Her story is not unlike that of Nashville’s Amy Frogge, now a two-term school board member. Frogge was outspent by large margins in both of her campaigns, and both times she won big. She challenges city leaders and state policymakers and she’s relentless.

Perhaps there’s a lesson in this for politicians everywhere: Stay true to your principles, fight hard, and do what’s right – even in the face of well-funded, polished interests who claim to be “for the kids.”

Whatever the case, Owen joins Frogge as someone who looks at the powerful interests in her way and nevertheless, persists.

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Senate Education Chair Not Seeking Re-Election

State Senator Dolores Gresham will not be seeking re-election this year, the AP reports:


Tennessee Republican state Sen. Dolores Gresham says she will not be seeking reelection this year.


The Somerville lawmaker made the announcement in an email this week to constituents in her 26th District.


Gresham served six years in the state House before she was elected to three four-year terms in the Senate. She became Education Committee chairwoman as a freshman senator.

Gresham’s leadership was a critical element in securing passage of Tennessee’s school voucher program. In fact, in litigation filed by the school systems in Nashville and Memphis, reference is made to Gresham’s captaining of the voucher bill from the Senate floor.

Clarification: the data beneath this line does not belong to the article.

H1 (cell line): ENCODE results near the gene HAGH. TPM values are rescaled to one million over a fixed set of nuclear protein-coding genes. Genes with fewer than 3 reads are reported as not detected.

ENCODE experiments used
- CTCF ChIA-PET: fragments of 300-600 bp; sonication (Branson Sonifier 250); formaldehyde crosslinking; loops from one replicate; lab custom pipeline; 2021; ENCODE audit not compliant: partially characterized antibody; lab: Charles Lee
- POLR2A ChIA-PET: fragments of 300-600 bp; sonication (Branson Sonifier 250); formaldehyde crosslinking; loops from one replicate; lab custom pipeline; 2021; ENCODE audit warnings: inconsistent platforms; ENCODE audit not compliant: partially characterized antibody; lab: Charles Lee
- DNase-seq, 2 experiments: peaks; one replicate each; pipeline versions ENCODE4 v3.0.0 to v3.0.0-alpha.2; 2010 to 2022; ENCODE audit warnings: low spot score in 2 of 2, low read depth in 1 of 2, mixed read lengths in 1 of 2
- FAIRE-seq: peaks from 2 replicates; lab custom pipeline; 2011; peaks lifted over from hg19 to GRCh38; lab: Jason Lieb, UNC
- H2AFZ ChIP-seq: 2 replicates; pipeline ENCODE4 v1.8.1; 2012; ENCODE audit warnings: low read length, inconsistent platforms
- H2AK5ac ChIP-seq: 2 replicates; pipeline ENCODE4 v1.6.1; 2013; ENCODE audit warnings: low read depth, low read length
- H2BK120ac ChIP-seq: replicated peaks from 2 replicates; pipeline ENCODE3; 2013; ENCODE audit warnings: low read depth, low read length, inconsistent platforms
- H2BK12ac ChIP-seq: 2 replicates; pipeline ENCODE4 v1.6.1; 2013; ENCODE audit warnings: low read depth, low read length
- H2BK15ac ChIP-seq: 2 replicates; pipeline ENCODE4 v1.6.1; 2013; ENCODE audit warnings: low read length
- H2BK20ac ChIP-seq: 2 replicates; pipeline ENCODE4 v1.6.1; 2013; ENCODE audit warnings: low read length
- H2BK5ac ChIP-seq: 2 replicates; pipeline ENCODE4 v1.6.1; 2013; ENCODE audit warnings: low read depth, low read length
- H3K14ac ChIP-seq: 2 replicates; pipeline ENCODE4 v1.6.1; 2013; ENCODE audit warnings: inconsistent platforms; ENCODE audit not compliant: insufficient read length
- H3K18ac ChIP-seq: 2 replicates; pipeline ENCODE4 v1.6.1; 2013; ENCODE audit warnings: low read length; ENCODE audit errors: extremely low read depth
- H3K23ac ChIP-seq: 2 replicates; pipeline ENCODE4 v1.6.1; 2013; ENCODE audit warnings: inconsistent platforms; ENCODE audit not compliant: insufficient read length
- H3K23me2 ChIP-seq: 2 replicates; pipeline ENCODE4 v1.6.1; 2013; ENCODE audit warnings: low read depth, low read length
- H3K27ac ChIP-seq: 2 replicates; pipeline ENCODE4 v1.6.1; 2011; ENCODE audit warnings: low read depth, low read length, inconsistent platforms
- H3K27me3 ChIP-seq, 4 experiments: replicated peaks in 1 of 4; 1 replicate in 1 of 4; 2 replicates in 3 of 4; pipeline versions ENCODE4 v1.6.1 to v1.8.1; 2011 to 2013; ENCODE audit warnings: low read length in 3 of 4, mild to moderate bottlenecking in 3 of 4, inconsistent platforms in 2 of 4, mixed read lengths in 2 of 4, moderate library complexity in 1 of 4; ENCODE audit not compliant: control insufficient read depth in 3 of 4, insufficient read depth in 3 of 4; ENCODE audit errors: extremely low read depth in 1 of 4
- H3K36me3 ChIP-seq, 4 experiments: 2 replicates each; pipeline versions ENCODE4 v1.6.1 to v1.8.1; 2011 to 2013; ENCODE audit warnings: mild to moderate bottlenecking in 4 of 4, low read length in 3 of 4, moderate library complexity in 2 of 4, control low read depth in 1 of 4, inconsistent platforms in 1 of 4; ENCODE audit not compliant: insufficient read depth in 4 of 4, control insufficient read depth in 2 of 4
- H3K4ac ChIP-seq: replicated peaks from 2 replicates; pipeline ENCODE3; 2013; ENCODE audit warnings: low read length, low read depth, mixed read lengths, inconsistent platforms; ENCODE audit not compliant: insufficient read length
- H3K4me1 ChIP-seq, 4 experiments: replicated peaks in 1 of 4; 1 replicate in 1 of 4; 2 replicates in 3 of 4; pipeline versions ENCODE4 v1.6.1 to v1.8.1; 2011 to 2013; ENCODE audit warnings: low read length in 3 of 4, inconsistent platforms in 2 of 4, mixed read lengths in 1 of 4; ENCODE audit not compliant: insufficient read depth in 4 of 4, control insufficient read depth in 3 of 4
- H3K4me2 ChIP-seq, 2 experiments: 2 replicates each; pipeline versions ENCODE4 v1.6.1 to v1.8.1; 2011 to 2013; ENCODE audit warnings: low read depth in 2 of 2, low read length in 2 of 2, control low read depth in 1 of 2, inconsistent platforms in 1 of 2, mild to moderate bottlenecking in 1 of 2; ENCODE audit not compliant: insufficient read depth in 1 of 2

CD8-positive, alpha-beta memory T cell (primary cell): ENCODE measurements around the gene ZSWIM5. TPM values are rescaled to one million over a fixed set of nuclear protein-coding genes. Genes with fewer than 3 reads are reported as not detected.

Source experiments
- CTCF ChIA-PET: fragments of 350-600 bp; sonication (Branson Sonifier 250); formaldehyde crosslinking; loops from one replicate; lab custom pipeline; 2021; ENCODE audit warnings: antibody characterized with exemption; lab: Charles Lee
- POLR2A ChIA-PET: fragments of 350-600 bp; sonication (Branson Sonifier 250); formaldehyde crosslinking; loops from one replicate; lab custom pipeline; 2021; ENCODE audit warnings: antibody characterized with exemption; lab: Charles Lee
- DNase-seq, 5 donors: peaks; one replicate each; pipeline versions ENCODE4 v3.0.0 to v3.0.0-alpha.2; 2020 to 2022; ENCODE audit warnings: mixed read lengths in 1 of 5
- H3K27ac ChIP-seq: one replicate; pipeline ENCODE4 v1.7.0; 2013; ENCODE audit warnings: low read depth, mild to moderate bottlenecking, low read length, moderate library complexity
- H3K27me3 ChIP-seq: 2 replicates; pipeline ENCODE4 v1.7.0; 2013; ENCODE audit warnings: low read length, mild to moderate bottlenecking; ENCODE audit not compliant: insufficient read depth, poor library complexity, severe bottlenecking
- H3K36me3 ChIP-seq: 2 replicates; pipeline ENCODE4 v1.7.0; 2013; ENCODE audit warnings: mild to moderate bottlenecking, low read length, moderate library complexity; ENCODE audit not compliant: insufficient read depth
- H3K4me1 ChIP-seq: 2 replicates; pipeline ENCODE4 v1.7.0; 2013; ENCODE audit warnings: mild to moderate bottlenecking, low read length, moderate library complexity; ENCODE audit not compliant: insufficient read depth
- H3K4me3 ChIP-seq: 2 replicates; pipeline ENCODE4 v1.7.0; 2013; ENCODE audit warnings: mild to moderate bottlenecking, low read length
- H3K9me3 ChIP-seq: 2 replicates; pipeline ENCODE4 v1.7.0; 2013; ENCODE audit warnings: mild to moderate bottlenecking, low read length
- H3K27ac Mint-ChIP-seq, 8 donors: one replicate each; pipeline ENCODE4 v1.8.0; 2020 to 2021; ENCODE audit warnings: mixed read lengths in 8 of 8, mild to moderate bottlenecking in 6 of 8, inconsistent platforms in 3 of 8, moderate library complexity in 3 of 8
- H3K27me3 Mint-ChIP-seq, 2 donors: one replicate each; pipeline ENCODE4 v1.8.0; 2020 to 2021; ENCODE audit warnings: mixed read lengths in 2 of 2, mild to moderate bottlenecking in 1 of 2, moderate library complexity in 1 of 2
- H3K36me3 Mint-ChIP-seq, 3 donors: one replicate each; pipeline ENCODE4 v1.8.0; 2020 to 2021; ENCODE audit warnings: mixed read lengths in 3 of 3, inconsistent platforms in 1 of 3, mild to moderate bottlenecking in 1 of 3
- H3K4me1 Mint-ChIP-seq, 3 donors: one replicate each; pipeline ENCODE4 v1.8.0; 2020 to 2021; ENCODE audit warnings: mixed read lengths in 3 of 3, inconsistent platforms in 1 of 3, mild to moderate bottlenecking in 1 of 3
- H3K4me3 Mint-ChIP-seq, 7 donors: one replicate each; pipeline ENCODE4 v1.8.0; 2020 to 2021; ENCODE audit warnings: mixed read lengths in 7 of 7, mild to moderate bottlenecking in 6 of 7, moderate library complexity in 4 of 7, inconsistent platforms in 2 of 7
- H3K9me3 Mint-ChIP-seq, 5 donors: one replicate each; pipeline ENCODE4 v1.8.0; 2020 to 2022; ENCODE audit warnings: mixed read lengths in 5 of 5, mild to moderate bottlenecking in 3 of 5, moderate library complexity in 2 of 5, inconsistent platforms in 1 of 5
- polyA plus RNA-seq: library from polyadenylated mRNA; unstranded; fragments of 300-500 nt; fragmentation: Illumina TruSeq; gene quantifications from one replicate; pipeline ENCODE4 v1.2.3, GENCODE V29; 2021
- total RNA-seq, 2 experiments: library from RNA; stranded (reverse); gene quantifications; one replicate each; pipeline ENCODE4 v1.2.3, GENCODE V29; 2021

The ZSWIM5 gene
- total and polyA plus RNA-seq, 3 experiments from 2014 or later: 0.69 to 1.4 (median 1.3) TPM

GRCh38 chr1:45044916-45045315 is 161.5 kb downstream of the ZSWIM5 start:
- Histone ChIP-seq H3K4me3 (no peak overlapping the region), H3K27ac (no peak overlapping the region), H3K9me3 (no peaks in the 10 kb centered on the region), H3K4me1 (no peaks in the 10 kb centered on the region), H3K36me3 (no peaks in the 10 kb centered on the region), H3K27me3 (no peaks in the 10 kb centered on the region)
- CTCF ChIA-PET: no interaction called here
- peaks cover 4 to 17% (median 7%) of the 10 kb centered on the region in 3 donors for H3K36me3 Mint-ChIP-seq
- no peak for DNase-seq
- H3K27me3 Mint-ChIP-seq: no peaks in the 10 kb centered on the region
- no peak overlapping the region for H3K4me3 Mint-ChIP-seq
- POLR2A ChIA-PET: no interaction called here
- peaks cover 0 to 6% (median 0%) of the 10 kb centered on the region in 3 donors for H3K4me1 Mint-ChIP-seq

Amendment No. 1 did not apply to Sen. Gresham’s home county of Fayette County or to any of the other six counties in Sen. Gresham’s district, despite Fayette County having two out of seven schools (28.6%) on the 2017 bottom 10% list and one out of seven schools (14.3%) on the 2018 list of priority schools.

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Wilson County Voters Approve Funds for Teacher Pay Raise

Yesterday’s election provided good news for teachers in Wilson County, as voters there approved a sales tax increase with a portion of the proceeds from increased revenue dedicated to increasing teacher pay. The Lebanon Democrat has more:


The sales tax in Wilson County will be going to 9.75 percent from 9.25 percent after voters overwhelmingly gave their OK Tuesday.


The referendum passed 58% to 42%, according to complete yet unofficial results posted by Wilson County Elections Administrator Phillip Warren.

The vote came as the result of a decision by the Wilson County Commission to put the issue of where to find new revenue to fund teacher pay to voters.